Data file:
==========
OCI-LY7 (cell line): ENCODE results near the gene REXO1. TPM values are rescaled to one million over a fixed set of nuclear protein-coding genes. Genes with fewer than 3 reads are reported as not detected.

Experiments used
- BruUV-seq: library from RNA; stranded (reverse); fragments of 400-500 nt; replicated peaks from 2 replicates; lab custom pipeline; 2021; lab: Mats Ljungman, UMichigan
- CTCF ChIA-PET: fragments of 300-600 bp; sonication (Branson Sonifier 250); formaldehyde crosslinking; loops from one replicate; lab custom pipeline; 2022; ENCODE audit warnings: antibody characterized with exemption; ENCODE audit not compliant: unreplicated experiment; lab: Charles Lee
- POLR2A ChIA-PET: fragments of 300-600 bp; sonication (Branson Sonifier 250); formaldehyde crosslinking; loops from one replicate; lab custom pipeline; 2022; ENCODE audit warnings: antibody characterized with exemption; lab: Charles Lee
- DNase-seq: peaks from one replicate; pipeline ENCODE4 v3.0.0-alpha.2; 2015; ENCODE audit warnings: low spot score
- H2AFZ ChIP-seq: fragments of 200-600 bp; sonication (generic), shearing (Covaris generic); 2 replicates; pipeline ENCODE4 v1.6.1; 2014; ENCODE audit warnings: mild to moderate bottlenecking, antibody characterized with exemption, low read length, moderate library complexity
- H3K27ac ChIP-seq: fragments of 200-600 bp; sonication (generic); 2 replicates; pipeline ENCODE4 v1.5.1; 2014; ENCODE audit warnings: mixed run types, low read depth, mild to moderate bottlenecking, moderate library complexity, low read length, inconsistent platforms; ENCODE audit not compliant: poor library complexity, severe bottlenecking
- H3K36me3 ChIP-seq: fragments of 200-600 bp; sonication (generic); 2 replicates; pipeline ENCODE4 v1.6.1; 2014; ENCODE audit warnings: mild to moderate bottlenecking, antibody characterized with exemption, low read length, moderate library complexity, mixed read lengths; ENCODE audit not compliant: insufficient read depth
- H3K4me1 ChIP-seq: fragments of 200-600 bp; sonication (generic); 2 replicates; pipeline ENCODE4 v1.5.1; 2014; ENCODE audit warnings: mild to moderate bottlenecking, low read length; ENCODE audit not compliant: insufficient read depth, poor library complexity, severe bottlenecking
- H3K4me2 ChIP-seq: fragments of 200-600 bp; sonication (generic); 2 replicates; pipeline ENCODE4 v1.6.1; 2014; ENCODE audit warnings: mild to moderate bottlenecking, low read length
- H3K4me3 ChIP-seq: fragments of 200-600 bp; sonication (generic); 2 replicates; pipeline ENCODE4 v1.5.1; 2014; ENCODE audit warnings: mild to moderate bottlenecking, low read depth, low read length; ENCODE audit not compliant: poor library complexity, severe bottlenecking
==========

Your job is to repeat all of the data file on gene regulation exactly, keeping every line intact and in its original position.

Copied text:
OCI-LY7 (cell line): ENCODE results near the gene REXO1. TPM values are rescaled to one million over a fixed set of nuclear protein-coding genes. Genes with fewer than 3 reads are reported as not detected.

Experiments used
- BruUV-seq: library from RNA; stranded (reverse); fragments of 400-500 nt; replicated peaks from 2 replicates; lab custom pipeline; 2021; lab: Mats Ljungman, UMichigan
- CTCF ChIA-PET: fragments of 300-600 bp; sonication (Branson Sonifier 250); formaldehyde crosslinking; loops from one replicate; lab custom pipeline; 2022; ENCODE audit warnings: antibody characterized with exemption; ENCODE audit not compliant: unreplicated experiment; lab: Charles Lee
- POLR2A ChIA-PET: fragments of 300-600 bp; sonication (Branson Sonifier 250); formaldehyde crosslinking; loops from one replicate; lab custom pipeline; 2022; ENCODE audit warnings: antibody characterized with exemption; lab: Charles Lee
- DNase-seq: peaks from one replicate; pipeline ENCODE4 v3.0.0-alpha.2; 2015; ENCODE audit warnings: low spot score
- H2AFZ ChIP-seq: fragments of 200-600 bp; sonication (generic), shearing (Covaris generic); 2 replicates; pipeline ENCODE4 v1.6.1; 2014; ENCODE audit warnings: mild to moderate bottlenecking, antibody characterized with exemption, low read length, moderate library complexity
- H3K27ac ChIP-seq: fragments of 200-600 bp; sonication (generic); 2 replicates; pipeline ENCODE4 v1.5.1; 2014; ENCODE audit warnings: mixed run types, low read depth, mild to moderate bottlenecking, moderate library complexity, low read length, inconsistent platforms; ENCODE audit not compliant: poor library complexity, severe bottlenecking
- H3K36me3 ChIP-seq: fragments of 200-600 bp; sonication (generic); 2 replicates; pipeline ENCODE4 v1.6.1; 2014; ENCODE audit warnings: mild to moderate bottlenecking, antibody characterized with exemption, low read length, moderate library complexity, mixed read lengths; ENCODE audit not compliant: insufficient read depth
- H3K4me1 ChIP-seq: fragments of 200-600 bp; sonication (generic); 2 replicates; pipeline ENCODE4 v1.5.1; 2014; ENCODE audit warnings: mild to moderate bottlenecking, low read length; ENCODE audit not compliant: insufficient read depth, poor library complexity, severe bottlenecking
- H3K4me2 ChIP-seq: fragments of 200-600 bp; sonication (generic); 2 replicates; pipeline ENCODE4 v1.6.1; 2014; ENCODE audit warnings: mild to moderate bottlenecking, low read length
- H3K4me3 ChIP-seq: fragments of 200-600 bp; sonication (generic); 2 replicates; pipeline ENCODE4 v1.5.1; 2014; ENCODE audit warnings: mild to moderate bottlenecking, low read depth, low read length; ENCODE audit not compliant: poor library complexity, severe bottlenecking